Using the system, an IT manager is able to identify a scalable number of systems for Secure Disk Wiping, Diagnostic Testing, Hardware Audit, License Recovery and Backup. These tasks are schedule driven in one embodiment, performed on multiple systems simultaneously, and minimizing the usage of network bandwidth. Keeping these end-of-life processes in-house, an IT manager can ensure that there is no leakage of sensitive corporate data of any type and particularly data that is regulated under HIPAA and Sarbanes-Oxley. At the same time, an IT manager can increase resale value by; restoring operating systems to hard drives once wiped, diagnostically testing systems, and capturing detailed hardware information all of which can be supplied to potential buyers or new users of repurposed/refurbished components.

The system in one embodiment provides an enterprise-level software solution that can operate on a LAN or WAN. The system can simultaneously erase up to 10,000 PCs at a time, with no additional user interaction required. The system provides for remote erasure, HDD Backup (to guard against accidental erasure), Operating System (OS) restoration, including capture of OS licenses, and barcode printing.

BRIEF DESCRIPTION OF THE DRAWINGS

FIG. 1 is a flow diagram illustrating an embodiment of the system.

FIG. 2 is a flow diagram illustrating a scan operation in an embodiment of the system.

FIG. 3 is a flow diagram illustrating an embodiment of a network discovery operation of the system.

FIG. 4 is a flow diagram illustrating an embodiment of hardware diagnostic operation of the system.

FIG. 5 is a flow diagram illustrating a hard drive backup and image transfer operation using the system.

FIG. 6 is a flow diagram illustrating the operation of system clean and restore in one embodiment.

FIG. 7 is flow diagram illustrating hard drive sanitizing.

FIG. 8 is a flow diagram illustrating OS restoration in an embodiment of the system.

FIG. 9 is an example of network discovery detail.

FIG. 10 is an example of a sample computer system for implementing the system.

DETAILED DESCRIPTION OF THE SYSTEM

The system provides a method of identifying, clearing, testing, and repurposing computer assets that may be controlled from a single location. The system includes Network Discovery, Asset Disposal Options, Hardware Diagnostic Tests, Hard Drive Backup, Hard Drive Image Transfer, System Clean and Restore, Hard Drive Sanitization, license recovery, OS restore, and Barcode Assignment. In one embodiment, the system is implemented as controlled use software where a user has a license for a specific number of uses. In one embodiment the software is modular and event-driven, with separate modules for Discovery/Audit, Diagnostic Testing, Backup, Sanitizing, Operating System Restoration, while tracking and limiting the number of systems/times each of these modules is utilized. All portions of this software should prohibit the user from copying for unauthorized use.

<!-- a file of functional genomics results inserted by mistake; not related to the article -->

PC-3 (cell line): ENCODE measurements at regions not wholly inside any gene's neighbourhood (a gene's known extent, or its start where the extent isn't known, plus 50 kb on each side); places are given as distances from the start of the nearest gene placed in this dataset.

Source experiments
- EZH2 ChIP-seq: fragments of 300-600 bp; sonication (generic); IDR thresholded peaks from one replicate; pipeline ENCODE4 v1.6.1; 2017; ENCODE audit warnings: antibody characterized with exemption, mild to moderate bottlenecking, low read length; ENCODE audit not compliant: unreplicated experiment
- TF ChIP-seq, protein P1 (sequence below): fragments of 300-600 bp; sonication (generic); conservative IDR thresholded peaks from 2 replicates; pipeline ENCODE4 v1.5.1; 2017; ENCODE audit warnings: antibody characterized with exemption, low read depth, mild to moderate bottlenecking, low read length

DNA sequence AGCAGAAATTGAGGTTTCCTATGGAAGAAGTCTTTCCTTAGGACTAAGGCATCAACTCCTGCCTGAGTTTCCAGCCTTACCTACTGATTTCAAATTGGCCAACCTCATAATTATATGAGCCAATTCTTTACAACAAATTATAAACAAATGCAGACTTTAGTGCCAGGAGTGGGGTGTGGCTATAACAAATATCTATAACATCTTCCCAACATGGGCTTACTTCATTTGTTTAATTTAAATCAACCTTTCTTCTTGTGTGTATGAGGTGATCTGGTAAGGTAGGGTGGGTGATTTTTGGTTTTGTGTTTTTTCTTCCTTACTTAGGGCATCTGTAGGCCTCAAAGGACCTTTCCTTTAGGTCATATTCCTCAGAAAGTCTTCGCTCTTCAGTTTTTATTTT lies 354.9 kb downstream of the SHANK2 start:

Discovery/Audit

This module performs Network Discovery Options.

Network Discovery

The Network Discovery module is used to discover IP addresses and sort by manufacture, by OS, and other identifying characteristics. It discovers all devices attached to the network, all hardware models, parts, serial numbers, OS, board level details and license keys.

During Network Discovery, system identification information (MAC address, GUID, IP address, etc.) are set to be importable from other asset tracking/discovery software. The level of detail to be captured in the Discovery/Audit portion for Windows should, among other data, capture the manufacturer and model details of the installed memory modules, network modules, video cards and disk drives. For unix/linux systems, the software should capture the manufacturer and model details of the system itself plus the installed features. For windows systems, it should capture the OS and license key for later use in the OS Restoration module. The Discovery/Audit data collected should be filterable prior to output to Excel format. (For example, designate to export only the cpu, disk, memory and OS data, while leaving the rest of the data stored.)

The system may use any suitable database for storing the network information that is collected at this stage. The purpose of this module is to collect all of the asset and component information that exists on the network so that appropriate decisions can be made regarding repurposing of assets.

Asset Disposal Options

This step makes decisions on redeployment, recycle, and/or resale. Redeployment may be the transfer of the asset to another user in the company. Recycle may be performed by appropriately environmental methods. All decisions at this stage require the cleaning of the systems and redeployment and resale may require some restoration as well.

Hardware Diagnostic Tests

The Diagnostic module performs tests on hard drives (such as the IBM SMART test), performs battery tests, memory tests and manufacturers diagnostic tests. In one embodiment the system uses WMI for battery charge testing and Smartmontools for S.M.A.R.T testing Windows based systems. As an example the Sun Validation Test Suite (SunVTS) 6.2ps1 for Sun Microsystems may be used when appropriate. The hardware diagnostic tests are selected from a plurality of available tests based on the configuration, manufacturer, OS, ets.

Hard Drive Backup

Backup: Software should allow for backup of all systems designated for wiping, whether 10 or 10,000. These backups should be scheduled, minimize network traffic and backup to central network storage. The backup should confirm that it was performed correctly and allow for a user to separately verify that the backup was indeed performed correctly. In operation, backups are done on every asset, regardless of the ultimate disposition of the asset (redeployment, recycle, resale, etc.)

Hard Drive Image Transfer